Jane Austen: Writing, Society, Politics

Tom Keymer. Oxford Univ., $18.95 (160p) ISBN 978-0-19-886190-4
This meticulous treatise from Keymer (Poetics of the Pillory), an English professor at the University of Toronto, provides an effective overview of Jane Austen’s life and work. He begins by situating the reader in the physical world Austen inhabited, describing in detail the Elizabethan mansion where she stayed as a guest of her wealthy brother and the “snug little cottage” where she lived with her mother and sister and produced most of her writing. He then looks at the parodic, irreverent, and sometimes off-color writings she produced for her family’s amusement as a teenager, which are now viewed as evidence of her “disruptive instincts.” From here, Austen’s six published novels are dealt with in terms of major themes and relevant historical background—for Emma, he homes in on Austen’s concern with England’s “moral health and social wellbeing” in the decadent Regency era, and on the irony that she was compelled to dedicate the book to the man she held responsible for that decadence, the hard-living Prince Regent. Throughout, Keymer draws on Virginia Woolf’s views on Austen, whom the later novelist deemed the “forerunner of Henry James and of Proust,” particularly in relation to Austen’s final published work, Persuasion, whose protagonist Woolf saw as the “heroine with whom Austen most personally identified.” Janeites of all stripes should take note of this critically robust account. (Oct.)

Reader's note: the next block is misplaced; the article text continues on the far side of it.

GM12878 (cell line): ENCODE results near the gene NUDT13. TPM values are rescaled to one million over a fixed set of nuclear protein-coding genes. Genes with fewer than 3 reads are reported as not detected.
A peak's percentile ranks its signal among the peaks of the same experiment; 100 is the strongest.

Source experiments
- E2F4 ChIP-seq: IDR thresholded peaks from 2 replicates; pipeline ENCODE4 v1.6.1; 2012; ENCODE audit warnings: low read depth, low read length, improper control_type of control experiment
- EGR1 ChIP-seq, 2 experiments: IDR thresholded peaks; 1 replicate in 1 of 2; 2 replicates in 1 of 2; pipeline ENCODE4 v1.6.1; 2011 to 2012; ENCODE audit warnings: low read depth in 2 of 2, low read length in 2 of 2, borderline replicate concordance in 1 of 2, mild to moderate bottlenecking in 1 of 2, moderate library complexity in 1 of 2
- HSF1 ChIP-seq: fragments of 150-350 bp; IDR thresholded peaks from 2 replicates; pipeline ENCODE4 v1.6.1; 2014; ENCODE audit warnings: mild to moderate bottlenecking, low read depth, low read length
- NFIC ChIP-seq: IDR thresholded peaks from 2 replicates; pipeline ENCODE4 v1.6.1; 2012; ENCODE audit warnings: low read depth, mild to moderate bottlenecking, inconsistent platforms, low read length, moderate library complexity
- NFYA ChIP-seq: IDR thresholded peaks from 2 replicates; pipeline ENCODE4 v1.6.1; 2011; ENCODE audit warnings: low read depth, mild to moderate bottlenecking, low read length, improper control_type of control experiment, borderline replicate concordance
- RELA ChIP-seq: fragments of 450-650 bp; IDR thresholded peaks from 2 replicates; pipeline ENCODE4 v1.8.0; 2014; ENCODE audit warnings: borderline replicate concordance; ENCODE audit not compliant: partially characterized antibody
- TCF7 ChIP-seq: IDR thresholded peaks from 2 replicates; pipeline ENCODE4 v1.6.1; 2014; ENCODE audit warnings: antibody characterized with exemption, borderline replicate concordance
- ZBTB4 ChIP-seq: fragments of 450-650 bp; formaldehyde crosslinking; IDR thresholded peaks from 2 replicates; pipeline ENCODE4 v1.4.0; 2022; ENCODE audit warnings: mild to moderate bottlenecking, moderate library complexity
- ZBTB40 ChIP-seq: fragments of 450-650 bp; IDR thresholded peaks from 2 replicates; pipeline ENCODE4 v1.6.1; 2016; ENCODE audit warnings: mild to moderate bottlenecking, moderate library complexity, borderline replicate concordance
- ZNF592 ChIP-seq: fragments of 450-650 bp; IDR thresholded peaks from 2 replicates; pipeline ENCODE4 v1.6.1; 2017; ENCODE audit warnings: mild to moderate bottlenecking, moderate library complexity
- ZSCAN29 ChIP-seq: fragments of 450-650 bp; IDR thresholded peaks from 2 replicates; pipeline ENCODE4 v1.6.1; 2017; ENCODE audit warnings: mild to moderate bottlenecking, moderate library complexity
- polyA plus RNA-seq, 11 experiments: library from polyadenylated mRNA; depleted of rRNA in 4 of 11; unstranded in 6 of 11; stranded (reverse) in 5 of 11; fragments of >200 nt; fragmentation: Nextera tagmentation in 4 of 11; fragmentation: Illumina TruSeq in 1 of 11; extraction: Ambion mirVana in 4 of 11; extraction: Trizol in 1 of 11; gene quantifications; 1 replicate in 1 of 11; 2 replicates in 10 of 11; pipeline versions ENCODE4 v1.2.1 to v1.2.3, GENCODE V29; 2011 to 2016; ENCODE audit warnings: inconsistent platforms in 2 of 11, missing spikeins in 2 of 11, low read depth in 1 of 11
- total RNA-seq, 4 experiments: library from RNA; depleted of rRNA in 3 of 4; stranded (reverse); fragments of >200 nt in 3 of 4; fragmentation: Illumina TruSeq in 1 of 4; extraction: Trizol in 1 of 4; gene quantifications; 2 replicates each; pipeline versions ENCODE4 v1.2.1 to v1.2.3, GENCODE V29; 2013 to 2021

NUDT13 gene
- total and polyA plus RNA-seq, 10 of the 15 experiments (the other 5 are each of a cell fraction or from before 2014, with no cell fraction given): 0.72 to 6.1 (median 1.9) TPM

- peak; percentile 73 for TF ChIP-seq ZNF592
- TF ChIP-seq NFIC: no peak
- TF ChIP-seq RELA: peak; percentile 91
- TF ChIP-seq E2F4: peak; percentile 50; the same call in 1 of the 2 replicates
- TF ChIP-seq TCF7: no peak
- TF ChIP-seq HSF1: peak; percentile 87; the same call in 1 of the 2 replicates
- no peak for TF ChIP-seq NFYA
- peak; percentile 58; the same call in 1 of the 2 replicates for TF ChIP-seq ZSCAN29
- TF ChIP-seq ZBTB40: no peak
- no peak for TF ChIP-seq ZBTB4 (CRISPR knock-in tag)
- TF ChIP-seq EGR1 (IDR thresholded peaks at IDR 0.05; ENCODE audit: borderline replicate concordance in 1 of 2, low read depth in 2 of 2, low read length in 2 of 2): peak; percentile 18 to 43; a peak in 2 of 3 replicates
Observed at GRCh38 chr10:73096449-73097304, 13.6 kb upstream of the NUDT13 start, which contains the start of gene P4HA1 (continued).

Reviewed on : 05/04/2020
Release date: 10/01/2020
Genre: Nonfiction
Ebook - 160 pages - 978-0-19-260648-8
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